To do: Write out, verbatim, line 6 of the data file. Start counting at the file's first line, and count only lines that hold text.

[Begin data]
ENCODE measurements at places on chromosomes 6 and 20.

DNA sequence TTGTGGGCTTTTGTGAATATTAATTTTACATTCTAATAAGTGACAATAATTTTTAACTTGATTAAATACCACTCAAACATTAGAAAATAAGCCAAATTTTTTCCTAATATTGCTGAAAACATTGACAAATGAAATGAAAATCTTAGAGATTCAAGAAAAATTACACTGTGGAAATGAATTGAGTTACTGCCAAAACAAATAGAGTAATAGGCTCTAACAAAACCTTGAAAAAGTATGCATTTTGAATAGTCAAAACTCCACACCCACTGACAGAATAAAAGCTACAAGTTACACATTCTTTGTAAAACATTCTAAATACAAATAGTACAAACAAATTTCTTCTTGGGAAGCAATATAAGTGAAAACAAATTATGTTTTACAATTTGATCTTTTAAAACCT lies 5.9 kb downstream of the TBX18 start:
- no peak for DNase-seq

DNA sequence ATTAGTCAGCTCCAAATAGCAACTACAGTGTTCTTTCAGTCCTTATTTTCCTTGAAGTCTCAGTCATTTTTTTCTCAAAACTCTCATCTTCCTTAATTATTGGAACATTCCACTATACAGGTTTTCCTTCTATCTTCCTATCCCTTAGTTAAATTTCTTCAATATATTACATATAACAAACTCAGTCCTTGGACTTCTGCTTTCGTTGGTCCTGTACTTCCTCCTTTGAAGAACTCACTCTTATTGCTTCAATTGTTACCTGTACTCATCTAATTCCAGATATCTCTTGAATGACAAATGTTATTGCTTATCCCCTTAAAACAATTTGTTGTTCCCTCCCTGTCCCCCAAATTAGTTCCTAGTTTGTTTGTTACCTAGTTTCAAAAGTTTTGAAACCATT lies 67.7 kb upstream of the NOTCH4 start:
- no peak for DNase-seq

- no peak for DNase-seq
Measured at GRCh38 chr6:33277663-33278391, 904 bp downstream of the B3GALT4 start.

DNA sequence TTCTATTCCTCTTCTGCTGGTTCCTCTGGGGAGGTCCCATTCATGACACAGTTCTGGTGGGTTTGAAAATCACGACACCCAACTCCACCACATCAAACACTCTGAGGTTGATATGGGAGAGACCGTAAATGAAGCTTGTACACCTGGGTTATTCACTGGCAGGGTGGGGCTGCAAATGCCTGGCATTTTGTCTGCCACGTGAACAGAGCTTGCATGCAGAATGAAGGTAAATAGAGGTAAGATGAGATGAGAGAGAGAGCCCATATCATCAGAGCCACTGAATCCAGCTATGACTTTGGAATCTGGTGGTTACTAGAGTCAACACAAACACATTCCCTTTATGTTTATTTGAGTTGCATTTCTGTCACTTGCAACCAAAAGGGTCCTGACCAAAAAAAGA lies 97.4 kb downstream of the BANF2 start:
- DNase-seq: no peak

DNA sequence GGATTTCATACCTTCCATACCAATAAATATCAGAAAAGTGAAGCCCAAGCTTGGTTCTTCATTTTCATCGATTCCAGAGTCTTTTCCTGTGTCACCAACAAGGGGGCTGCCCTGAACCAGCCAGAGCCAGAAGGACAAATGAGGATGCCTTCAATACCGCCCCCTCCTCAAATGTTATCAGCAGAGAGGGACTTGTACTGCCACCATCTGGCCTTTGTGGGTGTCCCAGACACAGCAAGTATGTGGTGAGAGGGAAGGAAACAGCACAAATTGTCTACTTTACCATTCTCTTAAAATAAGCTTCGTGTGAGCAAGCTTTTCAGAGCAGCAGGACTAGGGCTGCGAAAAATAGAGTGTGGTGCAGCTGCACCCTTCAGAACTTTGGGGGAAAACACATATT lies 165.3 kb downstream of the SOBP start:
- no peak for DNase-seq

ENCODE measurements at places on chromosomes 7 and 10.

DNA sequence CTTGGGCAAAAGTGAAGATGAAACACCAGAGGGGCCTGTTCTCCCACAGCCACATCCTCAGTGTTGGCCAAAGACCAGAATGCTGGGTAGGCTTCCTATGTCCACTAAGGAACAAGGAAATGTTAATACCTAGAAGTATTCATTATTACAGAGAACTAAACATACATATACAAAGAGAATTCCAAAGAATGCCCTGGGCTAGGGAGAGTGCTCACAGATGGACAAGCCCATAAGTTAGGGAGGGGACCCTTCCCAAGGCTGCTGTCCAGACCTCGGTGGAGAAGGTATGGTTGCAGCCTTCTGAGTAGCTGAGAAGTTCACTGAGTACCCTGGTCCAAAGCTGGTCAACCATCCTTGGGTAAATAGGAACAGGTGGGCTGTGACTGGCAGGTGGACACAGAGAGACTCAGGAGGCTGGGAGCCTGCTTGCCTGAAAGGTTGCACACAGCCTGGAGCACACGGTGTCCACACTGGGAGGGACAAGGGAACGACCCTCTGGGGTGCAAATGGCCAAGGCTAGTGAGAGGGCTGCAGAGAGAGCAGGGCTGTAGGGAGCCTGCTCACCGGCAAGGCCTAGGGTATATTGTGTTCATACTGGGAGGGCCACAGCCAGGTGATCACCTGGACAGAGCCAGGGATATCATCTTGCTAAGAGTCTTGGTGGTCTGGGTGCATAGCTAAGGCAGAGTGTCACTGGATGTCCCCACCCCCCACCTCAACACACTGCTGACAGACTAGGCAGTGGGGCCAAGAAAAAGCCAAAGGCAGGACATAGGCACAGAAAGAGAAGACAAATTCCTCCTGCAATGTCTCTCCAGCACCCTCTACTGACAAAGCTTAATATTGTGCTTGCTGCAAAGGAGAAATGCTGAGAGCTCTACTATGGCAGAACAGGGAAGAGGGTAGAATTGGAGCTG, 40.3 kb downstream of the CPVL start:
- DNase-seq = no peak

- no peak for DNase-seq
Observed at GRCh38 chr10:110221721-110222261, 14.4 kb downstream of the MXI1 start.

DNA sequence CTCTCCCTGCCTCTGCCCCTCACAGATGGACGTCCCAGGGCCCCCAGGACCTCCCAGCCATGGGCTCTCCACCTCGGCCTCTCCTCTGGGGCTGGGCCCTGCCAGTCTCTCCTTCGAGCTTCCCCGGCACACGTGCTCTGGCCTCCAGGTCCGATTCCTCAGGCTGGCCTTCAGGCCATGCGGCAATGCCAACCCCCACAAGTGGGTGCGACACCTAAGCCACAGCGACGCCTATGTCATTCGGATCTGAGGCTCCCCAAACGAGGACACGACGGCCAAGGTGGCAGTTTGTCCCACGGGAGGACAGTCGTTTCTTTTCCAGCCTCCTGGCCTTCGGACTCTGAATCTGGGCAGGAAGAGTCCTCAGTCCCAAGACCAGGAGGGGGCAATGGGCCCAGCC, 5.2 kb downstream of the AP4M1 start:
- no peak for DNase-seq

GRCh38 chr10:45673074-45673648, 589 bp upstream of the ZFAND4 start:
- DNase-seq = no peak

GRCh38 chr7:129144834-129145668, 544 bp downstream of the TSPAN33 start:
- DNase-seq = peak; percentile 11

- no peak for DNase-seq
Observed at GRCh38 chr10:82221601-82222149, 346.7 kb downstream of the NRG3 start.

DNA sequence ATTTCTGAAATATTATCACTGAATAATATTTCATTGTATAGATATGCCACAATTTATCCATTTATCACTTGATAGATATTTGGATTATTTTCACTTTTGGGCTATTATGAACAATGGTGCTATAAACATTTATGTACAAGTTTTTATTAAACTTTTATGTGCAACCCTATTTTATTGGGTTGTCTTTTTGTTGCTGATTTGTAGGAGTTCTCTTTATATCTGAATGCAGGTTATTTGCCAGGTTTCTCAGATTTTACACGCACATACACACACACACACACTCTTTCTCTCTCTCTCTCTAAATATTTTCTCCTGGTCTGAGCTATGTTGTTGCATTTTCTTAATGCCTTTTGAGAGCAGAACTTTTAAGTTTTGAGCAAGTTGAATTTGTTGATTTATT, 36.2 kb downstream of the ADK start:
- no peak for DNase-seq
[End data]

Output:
- no peak for DNase-seq